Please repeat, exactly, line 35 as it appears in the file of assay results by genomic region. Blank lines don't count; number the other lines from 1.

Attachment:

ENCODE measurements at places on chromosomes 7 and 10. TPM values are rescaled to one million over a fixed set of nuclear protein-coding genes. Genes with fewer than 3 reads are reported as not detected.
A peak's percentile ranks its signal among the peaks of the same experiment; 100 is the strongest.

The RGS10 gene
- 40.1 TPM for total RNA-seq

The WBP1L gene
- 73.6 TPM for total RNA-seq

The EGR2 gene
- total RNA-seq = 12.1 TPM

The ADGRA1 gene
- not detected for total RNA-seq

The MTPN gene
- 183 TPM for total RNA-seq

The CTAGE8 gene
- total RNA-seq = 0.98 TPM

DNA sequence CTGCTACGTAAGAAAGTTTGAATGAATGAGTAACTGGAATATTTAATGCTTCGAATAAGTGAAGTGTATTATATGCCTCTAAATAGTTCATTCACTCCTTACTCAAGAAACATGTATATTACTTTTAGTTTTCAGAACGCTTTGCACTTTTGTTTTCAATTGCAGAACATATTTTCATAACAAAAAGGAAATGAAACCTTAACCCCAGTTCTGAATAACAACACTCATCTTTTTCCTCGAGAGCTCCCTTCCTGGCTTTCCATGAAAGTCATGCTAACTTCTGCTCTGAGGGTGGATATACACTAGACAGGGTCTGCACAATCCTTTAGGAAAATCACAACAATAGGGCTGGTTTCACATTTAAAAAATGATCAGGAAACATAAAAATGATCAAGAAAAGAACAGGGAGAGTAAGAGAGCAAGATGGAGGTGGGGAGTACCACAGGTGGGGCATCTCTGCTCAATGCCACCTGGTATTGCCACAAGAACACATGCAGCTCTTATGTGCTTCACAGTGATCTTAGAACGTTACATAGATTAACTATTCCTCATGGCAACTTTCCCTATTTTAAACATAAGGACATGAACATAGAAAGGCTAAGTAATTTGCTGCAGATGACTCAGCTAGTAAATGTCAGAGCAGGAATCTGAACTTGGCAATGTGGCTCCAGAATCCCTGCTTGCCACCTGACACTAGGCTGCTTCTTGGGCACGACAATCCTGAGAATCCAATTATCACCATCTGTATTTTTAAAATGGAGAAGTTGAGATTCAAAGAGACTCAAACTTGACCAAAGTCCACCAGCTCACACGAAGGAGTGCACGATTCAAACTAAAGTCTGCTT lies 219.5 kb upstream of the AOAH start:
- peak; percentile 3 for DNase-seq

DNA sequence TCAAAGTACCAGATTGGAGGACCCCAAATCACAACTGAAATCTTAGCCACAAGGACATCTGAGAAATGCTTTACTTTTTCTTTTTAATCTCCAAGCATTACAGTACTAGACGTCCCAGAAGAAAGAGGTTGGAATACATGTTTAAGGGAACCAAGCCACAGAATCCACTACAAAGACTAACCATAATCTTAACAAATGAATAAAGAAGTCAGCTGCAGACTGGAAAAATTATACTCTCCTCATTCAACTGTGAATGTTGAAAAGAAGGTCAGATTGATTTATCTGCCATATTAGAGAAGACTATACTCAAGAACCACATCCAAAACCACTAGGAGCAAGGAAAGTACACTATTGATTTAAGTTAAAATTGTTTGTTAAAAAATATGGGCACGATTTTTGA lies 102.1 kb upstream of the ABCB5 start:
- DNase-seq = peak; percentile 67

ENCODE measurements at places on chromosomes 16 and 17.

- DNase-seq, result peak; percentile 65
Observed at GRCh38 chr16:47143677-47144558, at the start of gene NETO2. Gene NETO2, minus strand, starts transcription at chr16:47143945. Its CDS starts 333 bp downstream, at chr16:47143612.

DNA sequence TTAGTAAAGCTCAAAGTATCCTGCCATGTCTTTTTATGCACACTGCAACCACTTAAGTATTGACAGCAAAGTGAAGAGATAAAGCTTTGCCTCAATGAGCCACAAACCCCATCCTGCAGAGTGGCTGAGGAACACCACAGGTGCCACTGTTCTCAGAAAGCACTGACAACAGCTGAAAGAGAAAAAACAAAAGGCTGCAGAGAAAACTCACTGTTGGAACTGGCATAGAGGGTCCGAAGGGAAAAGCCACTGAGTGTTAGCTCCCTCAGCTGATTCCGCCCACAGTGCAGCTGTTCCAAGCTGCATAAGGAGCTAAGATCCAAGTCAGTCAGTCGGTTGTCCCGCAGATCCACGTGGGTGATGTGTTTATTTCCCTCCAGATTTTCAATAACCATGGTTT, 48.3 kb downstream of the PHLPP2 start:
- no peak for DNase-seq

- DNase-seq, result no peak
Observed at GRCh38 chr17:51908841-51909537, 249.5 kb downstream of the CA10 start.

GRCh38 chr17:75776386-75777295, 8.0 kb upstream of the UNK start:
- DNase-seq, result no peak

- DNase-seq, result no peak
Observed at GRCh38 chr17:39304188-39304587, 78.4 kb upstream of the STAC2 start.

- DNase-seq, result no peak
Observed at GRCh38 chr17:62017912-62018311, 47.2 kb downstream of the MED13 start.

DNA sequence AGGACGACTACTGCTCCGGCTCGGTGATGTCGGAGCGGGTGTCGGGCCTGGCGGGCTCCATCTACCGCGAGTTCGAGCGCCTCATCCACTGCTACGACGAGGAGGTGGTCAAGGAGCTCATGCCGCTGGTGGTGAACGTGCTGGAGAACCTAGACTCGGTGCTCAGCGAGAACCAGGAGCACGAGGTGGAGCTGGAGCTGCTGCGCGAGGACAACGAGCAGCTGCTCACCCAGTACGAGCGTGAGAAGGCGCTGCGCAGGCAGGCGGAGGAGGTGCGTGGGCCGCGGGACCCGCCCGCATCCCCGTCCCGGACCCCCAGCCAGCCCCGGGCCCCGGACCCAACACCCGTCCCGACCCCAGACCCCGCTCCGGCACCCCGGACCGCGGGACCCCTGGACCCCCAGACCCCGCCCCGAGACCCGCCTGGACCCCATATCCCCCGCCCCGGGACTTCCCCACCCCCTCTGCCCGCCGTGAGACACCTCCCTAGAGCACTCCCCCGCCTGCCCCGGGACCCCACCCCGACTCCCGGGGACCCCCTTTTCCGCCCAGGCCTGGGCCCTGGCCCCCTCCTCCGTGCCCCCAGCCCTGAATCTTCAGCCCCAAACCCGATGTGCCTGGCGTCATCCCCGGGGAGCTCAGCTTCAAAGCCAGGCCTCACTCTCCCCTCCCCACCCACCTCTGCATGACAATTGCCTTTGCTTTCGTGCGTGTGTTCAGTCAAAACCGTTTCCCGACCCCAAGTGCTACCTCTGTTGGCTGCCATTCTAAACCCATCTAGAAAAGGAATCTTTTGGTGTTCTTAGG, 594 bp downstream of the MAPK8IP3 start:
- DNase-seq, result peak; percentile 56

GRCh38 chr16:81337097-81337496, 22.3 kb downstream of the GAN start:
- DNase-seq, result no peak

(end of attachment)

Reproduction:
- DNase-seq, result no peak